This blog will be discussing the records that are kept by the companies, the compliance checks details, determinations, discovery assessments, appeals, personal accountability in a large company of that of a senior officer and the payment of the interest and the corporation tax along with the types of groups of companies that can exist.
The keeping of the records by the companies must be done until the latest of:
All the business accounts and records, that includes the receipts and the contracts, should be held, or the information that proves that the company formation companies house has completed the preparation of a correct and complete tax return.
If the demand of a return is made more than six years after the termination of the accounting period, any records that the company formation companies house still contains must be held until the later of the termination of any check of compliance and as soon as the right to start a compliance check is expired.
If the company fails to keep the records, then this can result in a penalty of up to 3000 pounds each for every accounting period that gets affected. However, this penalty is not applicable in the case where the only records that have not been held are the ones that could only have been required to fulfill the purposes of elections, claims or notices that are exclusive of the return.
Compliance Checks and their Enquiry
An enquiry of a compliance checks into a return; election or claim can be initiated by an HMRC’s officer within a restrained or a limited duration.
The HM Revenue and Customs may make a decision of conducting an enquiry of compliance checks on a return, election or claim that is submitted after setting up a business UK, in the same manner as in the case of individuals.
A written notice must be provided by the officer of HM Revenue and Customs that intends to conduct an enquiry of compliance check.
The notice must be issued by the later of the due filing date’s first anniversary in the case of group companies or the actual filing date in the case of any other party who is setting up a business UK, if the return’s delivery was done on or prior to the due filing date, or the notice must be issued by the later of the quarter day following the first anniversary of the original filing date, in the case if the return’s filing is done after the filing date that was due. The quarter days are January 31st, April 31st, July 31st and the October 31st.
If the company makes an amendment in the return after the filing date that was due, the window of the enquiry of the compliance check is extended to the quarter day following the first anniversary of the date the filing of amendment was performed. Where the enquiry of compliance check had not yet begun within the limit that would have applied had no filing of amendment been done, the enquiry is contained to the matters present in the amendment.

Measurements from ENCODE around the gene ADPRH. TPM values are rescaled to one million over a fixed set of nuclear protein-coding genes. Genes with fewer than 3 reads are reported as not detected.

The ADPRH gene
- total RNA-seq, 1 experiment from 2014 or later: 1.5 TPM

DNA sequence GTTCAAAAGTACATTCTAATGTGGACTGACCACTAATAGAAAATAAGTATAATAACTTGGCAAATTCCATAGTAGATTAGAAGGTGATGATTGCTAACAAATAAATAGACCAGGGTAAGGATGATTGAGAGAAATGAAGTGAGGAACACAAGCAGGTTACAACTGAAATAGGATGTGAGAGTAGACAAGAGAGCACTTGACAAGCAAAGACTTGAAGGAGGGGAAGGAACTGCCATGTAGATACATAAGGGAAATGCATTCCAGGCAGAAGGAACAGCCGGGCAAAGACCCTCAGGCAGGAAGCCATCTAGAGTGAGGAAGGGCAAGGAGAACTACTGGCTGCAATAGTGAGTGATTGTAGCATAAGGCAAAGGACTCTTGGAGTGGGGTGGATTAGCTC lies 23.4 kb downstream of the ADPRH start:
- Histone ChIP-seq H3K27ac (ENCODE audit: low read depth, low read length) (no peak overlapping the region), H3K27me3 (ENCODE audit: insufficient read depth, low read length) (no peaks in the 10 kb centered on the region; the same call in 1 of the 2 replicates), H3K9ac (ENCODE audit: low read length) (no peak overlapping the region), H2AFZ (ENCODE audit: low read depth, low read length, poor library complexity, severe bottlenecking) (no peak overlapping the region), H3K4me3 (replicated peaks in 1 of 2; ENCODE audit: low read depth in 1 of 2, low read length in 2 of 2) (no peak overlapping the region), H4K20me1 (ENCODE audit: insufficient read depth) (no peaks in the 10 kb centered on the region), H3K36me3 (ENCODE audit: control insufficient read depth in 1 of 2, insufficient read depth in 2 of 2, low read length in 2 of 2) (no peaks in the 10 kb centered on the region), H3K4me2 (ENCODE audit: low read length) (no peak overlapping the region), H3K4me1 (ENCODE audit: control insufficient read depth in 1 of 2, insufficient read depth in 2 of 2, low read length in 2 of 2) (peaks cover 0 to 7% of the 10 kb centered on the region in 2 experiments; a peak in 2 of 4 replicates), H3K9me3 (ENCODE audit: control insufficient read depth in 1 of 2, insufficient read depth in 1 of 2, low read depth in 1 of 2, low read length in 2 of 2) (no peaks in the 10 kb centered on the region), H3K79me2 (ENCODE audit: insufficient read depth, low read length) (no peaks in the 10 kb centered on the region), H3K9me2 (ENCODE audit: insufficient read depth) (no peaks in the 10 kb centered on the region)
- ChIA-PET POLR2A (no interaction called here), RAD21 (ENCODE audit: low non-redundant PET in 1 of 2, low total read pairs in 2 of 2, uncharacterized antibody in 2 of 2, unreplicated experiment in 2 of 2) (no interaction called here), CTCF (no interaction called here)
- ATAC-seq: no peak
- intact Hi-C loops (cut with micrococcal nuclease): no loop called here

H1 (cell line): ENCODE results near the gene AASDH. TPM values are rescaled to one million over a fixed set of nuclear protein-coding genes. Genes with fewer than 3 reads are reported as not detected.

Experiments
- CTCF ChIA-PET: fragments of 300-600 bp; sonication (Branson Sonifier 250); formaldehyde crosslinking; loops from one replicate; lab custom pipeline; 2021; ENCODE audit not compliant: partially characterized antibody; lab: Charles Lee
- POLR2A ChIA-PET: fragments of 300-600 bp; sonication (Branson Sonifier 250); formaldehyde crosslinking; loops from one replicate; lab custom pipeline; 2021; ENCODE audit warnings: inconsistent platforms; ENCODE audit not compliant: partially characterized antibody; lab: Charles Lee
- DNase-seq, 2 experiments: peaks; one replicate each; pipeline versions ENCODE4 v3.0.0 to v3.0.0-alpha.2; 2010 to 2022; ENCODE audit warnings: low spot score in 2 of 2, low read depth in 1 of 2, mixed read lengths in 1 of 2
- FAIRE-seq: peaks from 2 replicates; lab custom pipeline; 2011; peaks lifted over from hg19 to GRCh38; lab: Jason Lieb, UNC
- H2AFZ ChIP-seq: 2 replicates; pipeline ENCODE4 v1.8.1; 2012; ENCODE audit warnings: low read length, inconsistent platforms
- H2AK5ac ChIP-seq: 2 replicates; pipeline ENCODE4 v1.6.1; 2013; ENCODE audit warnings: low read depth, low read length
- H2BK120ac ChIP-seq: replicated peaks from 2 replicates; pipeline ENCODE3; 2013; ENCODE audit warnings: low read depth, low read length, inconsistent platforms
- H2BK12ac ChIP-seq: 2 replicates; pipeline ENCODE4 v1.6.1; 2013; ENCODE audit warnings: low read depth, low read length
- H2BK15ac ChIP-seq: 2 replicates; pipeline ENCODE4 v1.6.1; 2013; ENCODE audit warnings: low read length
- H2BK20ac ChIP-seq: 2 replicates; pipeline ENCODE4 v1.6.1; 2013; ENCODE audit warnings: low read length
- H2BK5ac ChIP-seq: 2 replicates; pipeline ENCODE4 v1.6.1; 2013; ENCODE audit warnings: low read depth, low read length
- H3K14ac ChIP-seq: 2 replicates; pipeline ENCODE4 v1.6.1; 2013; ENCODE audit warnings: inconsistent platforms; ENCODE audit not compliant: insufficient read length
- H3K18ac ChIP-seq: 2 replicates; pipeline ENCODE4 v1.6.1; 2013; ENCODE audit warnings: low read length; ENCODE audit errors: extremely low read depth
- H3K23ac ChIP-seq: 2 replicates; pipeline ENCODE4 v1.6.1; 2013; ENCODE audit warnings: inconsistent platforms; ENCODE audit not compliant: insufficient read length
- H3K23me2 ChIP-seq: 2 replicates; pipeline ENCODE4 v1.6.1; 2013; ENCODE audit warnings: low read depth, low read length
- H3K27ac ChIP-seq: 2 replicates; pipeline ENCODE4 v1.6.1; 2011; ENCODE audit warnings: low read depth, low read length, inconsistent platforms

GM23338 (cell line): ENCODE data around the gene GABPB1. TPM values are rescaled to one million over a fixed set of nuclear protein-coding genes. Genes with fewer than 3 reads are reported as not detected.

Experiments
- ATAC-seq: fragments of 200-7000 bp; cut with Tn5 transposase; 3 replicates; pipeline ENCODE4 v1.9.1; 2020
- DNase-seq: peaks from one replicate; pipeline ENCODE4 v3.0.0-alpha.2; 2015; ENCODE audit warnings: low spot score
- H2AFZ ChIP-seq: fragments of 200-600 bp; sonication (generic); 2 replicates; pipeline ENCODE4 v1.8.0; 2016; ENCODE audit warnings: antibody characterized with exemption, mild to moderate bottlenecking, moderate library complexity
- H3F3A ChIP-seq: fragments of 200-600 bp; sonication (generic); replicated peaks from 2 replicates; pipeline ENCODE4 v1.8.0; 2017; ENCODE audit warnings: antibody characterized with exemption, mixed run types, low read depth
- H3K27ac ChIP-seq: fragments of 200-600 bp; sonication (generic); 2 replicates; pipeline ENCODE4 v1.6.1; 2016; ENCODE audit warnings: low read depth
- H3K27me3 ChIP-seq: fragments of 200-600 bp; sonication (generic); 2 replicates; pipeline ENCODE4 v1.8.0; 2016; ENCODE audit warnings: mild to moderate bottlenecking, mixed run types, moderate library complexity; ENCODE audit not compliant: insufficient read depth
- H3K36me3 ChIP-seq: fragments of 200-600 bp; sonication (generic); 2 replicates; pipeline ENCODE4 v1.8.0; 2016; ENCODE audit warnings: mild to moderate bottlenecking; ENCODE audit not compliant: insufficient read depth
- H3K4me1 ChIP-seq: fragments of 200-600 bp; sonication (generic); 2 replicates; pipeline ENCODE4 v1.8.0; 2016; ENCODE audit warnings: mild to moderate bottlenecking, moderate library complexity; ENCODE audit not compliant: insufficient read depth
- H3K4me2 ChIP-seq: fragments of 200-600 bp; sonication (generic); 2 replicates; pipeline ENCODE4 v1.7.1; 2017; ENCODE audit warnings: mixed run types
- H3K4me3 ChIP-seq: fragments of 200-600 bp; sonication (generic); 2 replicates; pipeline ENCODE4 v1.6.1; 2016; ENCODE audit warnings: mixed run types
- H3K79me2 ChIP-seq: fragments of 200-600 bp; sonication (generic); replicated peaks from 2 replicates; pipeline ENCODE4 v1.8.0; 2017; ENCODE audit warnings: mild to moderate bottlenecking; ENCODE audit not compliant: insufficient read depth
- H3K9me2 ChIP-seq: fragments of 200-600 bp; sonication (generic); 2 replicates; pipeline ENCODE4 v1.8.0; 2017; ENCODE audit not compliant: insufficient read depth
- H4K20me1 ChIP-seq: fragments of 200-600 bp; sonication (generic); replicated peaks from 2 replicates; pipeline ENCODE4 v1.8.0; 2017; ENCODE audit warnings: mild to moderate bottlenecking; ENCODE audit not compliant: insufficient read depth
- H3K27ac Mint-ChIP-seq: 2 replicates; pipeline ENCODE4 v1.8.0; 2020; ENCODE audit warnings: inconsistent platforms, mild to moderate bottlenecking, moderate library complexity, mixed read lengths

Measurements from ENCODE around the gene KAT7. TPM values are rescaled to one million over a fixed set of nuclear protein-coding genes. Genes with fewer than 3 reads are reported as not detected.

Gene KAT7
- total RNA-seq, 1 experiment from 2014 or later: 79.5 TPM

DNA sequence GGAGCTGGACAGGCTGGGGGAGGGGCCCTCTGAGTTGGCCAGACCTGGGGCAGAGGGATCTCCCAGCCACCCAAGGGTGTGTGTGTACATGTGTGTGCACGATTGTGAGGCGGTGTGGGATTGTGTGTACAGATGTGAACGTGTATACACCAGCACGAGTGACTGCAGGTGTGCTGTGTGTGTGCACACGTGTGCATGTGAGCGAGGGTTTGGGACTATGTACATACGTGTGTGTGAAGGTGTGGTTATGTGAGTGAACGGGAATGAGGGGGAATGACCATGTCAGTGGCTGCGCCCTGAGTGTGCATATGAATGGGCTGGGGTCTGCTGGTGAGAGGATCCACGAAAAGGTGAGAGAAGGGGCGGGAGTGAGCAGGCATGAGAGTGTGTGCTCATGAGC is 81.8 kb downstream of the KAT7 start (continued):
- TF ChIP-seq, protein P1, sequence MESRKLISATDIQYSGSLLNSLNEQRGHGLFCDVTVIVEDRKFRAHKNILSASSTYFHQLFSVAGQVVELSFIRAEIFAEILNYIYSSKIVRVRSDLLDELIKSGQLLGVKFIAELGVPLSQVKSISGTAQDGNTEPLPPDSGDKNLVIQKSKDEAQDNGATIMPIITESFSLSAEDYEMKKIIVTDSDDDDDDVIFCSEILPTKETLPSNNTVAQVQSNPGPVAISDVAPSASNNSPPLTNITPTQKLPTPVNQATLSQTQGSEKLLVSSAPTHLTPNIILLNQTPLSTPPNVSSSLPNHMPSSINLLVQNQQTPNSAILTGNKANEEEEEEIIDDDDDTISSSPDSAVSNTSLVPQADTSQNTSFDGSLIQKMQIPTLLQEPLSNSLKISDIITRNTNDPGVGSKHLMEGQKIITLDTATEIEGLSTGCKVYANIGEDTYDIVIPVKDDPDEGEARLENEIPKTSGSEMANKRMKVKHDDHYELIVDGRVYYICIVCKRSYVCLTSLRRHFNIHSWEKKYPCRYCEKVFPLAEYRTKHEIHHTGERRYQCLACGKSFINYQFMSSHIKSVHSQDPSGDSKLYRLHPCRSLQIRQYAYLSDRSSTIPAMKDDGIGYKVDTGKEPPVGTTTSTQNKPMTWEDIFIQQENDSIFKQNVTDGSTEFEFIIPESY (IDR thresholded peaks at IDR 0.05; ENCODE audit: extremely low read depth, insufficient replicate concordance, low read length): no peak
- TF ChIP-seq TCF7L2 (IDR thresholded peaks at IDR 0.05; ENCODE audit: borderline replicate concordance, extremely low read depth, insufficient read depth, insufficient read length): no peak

Conduct of Enquiry of the Compliance Check
The procedure to conduct the enquiries for the compliance check that are related to individuals, is also applicable in the case of setting up a limited company UK.
Rules Related to Determinations
Once again, the rules of determinations in the case of individuals are same for the case of setting up a limited company UK.
Appeals and the Discovery Assessments
A discussed earlier for the rules related to determinations, the rules that are applicable to individuals are also applied to the companies for the appeals and the discovery assessments.
Senior Accounting Officer’s Personal Accountability in a Large Company
In order for a senior accounting officer of a large company to ensure that it has the right and appropriate systems of finance in place, the officer is liable to personal accountability that makes sure that the reporting of gains and profits liable to tax is done accurately by the company.
The senior accounting officer of a company that qualifies has a personal accountability to make sure that the systems of finance’s maintenance is performed rightly by the company that enables the company to report the profits and gains liable to tax, in a correct manner. A company that qualifies or a qualifying company is the one that, in the preceding year of finance, had a relevant turnover of 200 million pounds or/and a balance sheet of total sum of more than 2 billion pounds.
The senior accounting officer, that can be the director of finance of the company, should take reasonable measures in order to monitor and establish the systems of accounting contained within the company that are appropriate and fitting for the purposes of reporting the tax accurately. The senior accounting officer should also provide a certification every year that the systems of accounting are operating rightly or report if there are any problems or inadequacies.
The company must give a notification to the HMRC mentioning the identity of the senior accounting officer of any company. The senior accounting officer personally and the company may be subject to a financial penalty for a deliberate or careless failure to fulfill these requirements. The penalty that is applied to the senior accounting officer is approximated to be around 5000 pounds.
Company Making Payment of Interest and Corporation Tax
The large companies make s payment of their corporation tax in the instalments of four quarters. The other companies make the payment of their tax nine months after the termination of an accounting period.